For years, I had arthritis in my left hip—quite likely the result of a couple of significant childhood injuries on that side of my body that messed up my gait. Somewhere in my early 50s, the condition tipped into overdrive, and suddenly I was limping, not able to sleep because of pain, modifying my day-to-day activities and, finally, not able to walk—the stress reliever I counted on most. I kept up with Pilates, sometimes as often as five days a week; I rode a stationary bike when I could (it’s low impact); and swam when a lake was available.
Four months post-surgery, I feel—and people tell me—that my outcome has been excellent. I’m back in Pilates classes (I started back with privates until I was ready for the big rooms!), I can walk—quickly—for miles, and it’s only flashes of memory that remind me of pain.
I’m sort of an obsessive researcher—my career has been in journalism—and I’m an obsessive worrier as well, so by the time I had my operation in February, I’d learned a lot. I’d read everything I could get my hands on, talked to anyone who’d had the procedure, even watched an animated version of the surgery on YouTube. Here are a few things I learned or that proved to work for me:
The good thing about a waiting list for a surgery date is it gives you time to get into fighting form, and that makes a big difference to your recovery. Muscles have a memory and the more recently they’ve been worked, the quicker they’ll come back. (Don’t be shocked, however, by the flat butt you have after surgery. Muscles—no matter how in shape you are going in—shut down on the operated side. They’ll come back, though, with your help.)
By the time surgery has been recommended, you’re probably in a good deal of pain a lot of the time. Despite that, keeping up with exercise as often as possible is key, even though you’re working through discomfort. Talk to your teachers. I had incredible help and support in all my classes at Body Harmonics, particularly as modifications became more and more necessary–and now as well, as they become less and less necessary. Remember: you’re playing the long game.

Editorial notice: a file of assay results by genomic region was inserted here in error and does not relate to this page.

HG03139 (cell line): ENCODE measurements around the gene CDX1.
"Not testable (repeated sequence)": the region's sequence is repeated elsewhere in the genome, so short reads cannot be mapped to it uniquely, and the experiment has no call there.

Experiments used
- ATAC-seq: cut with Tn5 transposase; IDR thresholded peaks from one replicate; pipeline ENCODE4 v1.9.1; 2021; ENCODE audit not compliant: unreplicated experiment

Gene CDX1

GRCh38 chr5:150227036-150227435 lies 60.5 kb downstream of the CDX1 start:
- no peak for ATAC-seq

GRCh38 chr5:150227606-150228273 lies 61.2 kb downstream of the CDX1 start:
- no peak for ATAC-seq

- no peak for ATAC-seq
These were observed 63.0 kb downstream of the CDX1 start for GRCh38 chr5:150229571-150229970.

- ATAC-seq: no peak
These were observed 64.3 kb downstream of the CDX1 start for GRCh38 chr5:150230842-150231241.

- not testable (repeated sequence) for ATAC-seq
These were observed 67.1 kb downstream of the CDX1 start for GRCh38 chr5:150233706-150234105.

Go in to surgery with a positive attitude but also with a full understanding of what is to come: it’s a highly successful operation for most people, but there is a recovery period during which you will likely feel, at various times, sore, exhausted, isolated, helpless, frustrated and so on. But push through even when you don’t want to and do your exercises a few times a day. In between, rest, elevate your leg and use ice for swelling. For a couple of weeks, this will feel futile then suddenly things will start working. And there is no feeling like that!
Do what your surgeon says. Mine, for example, instructed her patients to use two canes for the first six weeks. That seemed absurd to me before I had the surgery, but she was right. Using two canes helped me relearn to walk without a limp. If you’re going to trust someone to get you through surgery and feeling better, then trust their rehab protocols too.
Once the first six weeks are over, your surgeon will tell you whether you can ease back into classes and other exercise. And it’s really important to do that, even when exercise feels challenging and tiring. It’s still frustrating working through all the ways in which my body compensated and contorted for only having one good hip, but it’s fantastic to be working my way up instead of trying to prevent an inevitable slide down. A new hip is not a cure but it’s a fresh start—an opportunity to work at getting mobility back and move painlessly forward.
Nora Underwood is a freelance writer and editor. She has been a client of Body Harmonics for a number of years.